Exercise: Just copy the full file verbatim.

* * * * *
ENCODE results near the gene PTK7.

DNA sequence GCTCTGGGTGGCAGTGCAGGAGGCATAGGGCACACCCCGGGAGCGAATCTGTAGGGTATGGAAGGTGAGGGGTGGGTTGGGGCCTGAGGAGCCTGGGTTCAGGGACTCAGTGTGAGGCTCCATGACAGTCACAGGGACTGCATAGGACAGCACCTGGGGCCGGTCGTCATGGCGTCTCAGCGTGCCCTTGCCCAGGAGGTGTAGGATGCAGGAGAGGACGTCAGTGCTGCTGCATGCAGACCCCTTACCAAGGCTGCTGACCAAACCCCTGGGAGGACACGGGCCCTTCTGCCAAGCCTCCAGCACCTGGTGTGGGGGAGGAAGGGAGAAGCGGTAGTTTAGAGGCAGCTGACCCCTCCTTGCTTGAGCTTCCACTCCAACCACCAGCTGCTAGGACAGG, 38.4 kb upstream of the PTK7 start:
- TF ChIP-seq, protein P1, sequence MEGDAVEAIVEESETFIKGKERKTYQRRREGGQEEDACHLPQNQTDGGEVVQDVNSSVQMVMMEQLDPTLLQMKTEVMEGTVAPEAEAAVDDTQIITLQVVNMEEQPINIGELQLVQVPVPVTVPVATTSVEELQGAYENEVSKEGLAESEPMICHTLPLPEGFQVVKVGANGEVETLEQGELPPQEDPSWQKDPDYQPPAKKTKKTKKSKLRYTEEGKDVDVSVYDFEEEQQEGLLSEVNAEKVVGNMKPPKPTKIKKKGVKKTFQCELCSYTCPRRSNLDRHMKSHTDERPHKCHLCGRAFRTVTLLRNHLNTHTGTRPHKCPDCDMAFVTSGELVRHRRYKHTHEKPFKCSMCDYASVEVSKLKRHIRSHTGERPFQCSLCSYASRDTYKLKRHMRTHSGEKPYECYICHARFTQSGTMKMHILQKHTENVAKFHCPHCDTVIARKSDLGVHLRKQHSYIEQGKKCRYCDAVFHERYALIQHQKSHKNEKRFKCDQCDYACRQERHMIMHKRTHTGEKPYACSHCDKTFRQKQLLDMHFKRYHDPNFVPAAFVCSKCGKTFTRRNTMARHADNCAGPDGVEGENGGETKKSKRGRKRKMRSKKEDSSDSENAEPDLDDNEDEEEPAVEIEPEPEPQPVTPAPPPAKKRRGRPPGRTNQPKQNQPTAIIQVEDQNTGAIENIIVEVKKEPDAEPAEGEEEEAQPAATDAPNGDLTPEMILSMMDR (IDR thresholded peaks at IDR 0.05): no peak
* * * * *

ENCODE results near the gene PTK7.

DNA sequence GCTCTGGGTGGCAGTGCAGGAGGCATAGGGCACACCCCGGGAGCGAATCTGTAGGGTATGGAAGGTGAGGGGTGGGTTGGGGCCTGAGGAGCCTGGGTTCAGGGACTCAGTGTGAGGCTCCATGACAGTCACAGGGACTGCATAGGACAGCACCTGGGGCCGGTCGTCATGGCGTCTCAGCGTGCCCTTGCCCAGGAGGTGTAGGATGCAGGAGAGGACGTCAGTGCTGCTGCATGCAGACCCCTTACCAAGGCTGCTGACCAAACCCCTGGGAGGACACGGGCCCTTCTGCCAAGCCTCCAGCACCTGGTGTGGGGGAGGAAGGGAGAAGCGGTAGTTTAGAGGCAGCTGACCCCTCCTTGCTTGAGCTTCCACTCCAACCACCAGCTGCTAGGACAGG, 38.4 kb upstream of the PTK7 start:
- TF ChIP-seq, protein P1, sequence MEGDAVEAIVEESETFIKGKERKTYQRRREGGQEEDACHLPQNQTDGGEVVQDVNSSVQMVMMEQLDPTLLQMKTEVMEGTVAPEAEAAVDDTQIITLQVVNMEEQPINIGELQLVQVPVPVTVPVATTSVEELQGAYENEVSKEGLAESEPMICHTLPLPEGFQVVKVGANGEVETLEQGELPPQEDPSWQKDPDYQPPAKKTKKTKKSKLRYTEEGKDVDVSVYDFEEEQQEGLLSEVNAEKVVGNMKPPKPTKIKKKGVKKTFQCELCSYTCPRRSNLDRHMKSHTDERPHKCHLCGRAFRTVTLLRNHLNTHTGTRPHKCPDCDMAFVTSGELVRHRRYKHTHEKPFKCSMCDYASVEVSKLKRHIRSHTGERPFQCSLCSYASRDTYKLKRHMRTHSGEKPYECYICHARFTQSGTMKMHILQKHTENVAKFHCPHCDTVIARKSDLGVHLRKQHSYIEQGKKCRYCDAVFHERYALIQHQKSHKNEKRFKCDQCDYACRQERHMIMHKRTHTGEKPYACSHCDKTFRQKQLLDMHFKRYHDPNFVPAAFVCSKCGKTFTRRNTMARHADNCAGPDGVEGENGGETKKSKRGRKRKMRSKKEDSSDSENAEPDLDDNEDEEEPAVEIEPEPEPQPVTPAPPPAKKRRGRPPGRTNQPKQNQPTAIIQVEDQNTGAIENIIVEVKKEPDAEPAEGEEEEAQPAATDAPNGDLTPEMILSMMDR (IDR thresholded peaks at IDR 0.05): no peak